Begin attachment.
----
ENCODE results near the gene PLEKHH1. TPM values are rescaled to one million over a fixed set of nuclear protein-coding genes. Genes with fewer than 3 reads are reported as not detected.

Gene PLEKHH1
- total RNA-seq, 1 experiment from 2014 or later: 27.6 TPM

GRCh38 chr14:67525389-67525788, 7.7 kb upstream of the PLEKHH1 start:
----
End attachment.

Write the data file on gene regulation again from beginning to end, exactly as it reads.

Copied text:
ENCODE results near the gene PLEKHH1. TPM values are rescaled to one million over a fixed set of nuclear protein-coding genes. Genes with fewer than 3 reads are reported as not detected.

Gene PLEKHH1
- total RNA-seq, 1 experiment from 2014 or later: 27.6 TPM

GRCh38 chr14:67525389-67525788, 7.7 kb upstream of the PLEKHH1 start: